Researchers are developing Alzheimer's drugs that either decrease Abeta production or increase its clearance, Bateman notes, and the new test could be very important in determining which approach is most effective.
Prior to the new test, the only way to assess the effectiveness of a new Alzheimer's drug was to follow the mental performance of patients receiving the treatment over many months or years.
"This new test could let us directly monitor patients in clinical trials to see if the drug is really doing what we want it to do in terms of Abeta metabolism," Bateman says. "If further study confirms the validity of our test, it could be very valuable for determining which drugs go forward in clinical trials and at what doses."
The test also may be useful in diagnosis of Alzheimer's prior to the onset of clinical symptoms, which occurs after Alzheimer's has inflicted widespread and largely irreversible damage to the brain.
"We hope to study whether we can develop ways to identify potential Alzheimer's patients on the basis of a metabolic imbalance between Abeta synthesis and clearance rates," Bateman says.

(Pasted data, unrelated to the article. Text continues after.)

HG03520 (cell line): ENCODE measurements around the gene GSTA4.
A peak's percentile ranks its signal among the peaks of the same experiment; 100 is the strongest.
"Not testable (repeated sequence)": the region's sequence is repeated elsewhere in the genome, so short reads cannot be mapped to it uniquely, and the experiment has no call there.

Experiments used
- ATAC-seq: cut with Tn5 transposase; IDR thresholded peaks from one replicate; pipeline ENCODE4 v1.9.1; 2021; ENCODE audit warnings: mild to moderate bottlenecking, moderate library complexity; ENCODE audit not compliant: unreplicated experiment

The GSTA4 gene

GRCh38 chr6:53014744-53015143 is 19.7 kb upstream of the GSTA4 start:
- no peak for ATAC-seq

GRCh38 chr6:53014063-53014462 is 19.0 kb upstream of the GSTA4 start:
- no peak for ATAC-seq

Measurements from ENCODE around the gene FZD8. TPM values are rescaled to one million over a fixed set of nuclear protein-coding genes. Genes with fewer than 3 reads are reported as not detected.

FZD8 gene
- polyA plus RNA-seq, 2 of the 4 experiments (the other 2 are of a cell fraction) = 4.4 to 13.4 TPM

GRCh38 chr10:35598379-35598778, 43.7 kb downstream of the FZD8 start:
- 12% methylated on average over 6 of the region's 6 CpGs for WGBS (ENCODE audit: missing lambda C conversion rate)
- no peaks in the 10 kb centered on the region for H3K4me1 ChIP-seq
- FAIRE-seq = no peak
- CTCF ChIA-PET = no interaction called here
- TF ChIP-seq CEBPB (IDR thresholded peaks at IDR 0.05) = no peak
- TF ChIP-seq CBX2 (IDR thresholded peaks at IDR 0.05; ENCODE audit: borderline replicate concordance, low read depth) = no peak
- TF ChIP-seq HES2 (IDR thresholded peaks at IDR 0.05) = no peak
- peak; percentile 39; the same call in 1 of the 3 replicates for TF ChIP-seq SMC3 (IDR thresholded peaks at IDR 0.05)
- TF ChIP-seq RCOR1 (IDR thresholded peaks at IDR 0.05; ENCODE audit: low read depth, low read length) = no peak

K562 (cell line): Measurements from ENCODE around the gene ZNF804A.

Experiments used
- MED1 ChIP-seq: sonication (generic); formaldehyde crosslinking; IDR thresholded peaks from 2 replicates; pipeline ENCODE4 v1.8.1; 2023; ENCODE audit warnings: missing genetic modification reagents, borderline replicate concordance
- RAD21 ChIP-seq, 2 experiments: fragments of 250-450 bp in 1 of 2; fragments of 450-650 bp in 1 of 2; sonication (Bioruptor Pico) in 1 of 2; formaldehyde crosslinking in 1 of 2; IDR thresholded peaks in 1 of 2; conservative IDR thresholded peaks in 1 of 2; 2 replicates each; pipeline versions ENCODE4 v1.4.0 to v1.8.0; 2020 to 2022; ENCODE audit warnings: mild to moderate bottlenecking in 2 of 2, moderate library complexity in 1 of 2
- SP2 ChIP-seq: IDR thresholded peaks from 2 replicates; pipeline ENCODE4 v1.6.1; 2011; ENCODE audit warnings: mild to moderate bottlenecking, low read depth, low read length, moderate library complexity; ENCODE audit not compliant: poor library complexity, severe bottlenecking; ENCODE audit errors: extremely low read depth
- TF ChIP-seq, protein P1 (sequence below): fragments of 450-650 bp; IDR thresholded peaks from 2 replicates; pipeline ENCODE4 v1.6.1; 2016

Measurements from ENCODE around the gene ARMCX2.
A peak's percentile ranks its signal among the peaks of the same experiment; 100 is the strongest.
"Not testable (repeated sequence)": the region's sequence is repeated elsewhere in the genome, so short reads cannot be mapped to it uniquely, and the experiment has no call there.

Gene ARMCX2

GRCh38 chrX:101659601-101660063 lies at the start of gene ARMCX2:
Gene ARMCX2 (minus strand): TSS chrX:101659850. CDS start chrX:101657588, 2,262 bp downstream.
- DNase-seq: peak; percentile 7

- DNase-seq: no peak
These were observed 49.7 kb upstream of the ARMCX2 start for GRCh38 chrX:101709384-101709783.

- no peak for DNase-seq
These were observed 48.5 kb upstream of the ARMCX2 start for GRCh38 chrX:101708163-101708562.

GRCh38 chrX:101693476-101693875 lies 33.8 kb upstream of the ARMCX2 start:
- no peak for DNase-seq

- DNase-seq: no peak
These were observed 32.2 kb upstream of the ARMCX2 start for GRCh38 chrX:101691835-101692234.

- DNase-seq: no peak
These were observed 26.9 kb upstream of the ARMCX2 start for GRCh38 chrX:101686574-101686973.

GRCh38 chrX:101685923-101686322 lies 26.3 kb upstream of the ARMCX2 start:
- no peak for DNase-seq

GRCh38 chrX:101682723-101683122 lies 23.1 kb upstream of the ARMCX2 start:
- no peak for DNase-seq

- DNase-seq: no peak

The test combines technologies that have been available for some time but only through recent technical and procedural advances has become sufficiently sensitive. Via an intravenous drip, scientists give test subjects a form of the amino acid leucine that has been very slightly altered to label it. Inside the leucine are carbon atoms with 13 neutrons and protons in their nucleus instead of the more common 12 neutrons and protons--in scientific parlance, carbon 13 instead of carbon 12.